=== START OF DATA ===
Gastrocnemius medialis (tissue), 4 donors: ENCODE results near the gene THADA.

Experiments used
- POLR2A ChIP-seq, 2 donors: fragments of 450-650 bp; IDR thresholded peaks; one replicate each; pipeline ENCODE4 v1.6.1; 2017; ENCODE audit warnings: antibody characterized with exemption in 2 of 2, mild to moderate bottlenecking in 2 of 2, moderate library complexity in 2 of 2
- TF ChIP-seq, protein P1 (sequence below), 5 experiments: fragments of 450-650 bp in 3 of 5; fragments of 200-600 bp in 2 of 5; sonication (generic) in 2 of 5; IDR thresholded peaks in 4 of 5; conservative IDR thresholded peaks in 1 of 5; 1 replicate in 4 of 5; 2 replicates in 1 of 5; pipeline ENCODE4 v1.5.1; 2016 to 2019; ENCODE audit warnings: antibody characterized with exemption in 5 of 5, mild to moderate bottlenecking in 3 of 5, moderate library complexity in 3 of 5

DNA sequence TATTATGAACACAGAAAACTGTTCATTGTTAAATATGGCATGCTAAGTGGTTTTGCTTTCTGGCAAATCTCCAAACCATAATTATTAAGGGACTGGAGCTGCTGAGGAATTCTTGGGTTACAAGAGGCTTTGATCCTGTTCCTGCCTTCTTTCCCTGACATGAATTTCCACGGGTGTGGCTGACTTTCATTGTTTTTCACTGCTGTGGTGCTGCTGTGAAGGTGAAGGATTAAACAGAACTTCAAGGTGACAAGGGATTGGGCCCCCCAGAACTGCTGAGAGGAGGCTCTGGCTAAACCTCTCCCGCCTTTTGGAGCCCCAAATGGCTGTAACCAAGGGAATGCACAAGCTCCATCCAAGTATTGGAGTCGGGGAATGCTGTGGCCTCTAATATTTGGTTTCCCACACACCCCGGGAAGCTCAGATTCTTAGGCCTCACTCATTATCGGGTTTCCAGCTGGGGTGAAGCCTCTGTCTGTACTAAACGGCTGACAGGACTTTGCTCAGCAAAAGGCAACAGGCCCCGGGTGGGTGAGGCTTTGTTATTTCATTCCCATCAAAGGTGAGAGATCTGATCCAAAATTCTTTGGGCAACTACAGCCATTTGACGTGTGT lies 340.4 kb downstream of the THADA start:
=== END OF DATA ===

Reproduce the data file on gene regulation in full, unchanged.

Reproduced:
Gastrocnemius medialis (tissue), 4 donors: ENCODE results near the gene THADA.

Experiments used
- POLR2A ChIP-seq, 2 donors: fragments of 450-650 bp; IDR thresholded peaks; one replicate each; pipeline ENCODE4 v1.6.1; 2017; ENCODE audit warnings: antibody characterized with exemption in 2 of 2, mild to moderate bottlenecking in 2 of 2, moderate library complexity in 2 of 2
- TF ChIP-seq, protein P1 (sequence below), 5 experiments: fragments of 450-650 bp in 3 of 5; fragments of 200-600 bp in 2 of 5; sonication (generic) in 2 of 5; IDR thresholded peaks in 4 of 5; conservative IDR thresholded peaks in 1 of 5; 1 replicate in 4 of 5; 2 replicates in 1 of 5; pipeline ENCODE4 v1.5.1; 2016 to 2019; ENCODE audit warnings: antibody characterized with exemption in 5 of 5, mild to moderate bottlenecking in 3 of 5, moderate library complexity in 3 of 5

DNA sequence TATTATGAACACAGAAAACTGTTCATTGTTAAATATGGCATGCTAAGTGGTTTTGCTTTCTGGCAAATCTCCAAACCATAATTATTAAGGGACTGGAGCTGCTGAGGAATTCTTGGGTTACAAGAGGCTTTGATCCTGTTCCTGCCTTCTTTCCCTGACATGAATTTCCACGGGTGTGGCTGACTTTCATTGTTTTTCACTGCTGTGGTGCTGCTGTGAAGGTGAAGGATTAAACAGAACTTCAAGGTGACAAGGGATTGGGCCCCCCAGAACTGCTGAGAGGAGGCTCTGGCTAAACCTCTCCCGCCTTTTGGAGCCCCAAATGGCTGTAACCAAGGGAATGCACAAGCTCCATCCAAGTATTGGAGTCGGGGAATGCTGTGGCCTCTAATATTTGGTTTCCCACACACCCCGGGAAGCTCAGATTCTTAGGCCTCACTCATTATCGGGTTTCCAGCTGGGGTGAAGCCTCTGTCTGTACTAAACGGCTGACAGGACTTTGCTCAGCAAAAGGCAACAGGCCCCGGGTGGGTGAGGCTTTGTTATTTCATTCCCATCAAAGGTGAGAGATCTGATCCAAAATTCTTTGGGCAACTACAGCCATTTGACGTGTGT lies 340.4 kb downstream of the THADA start: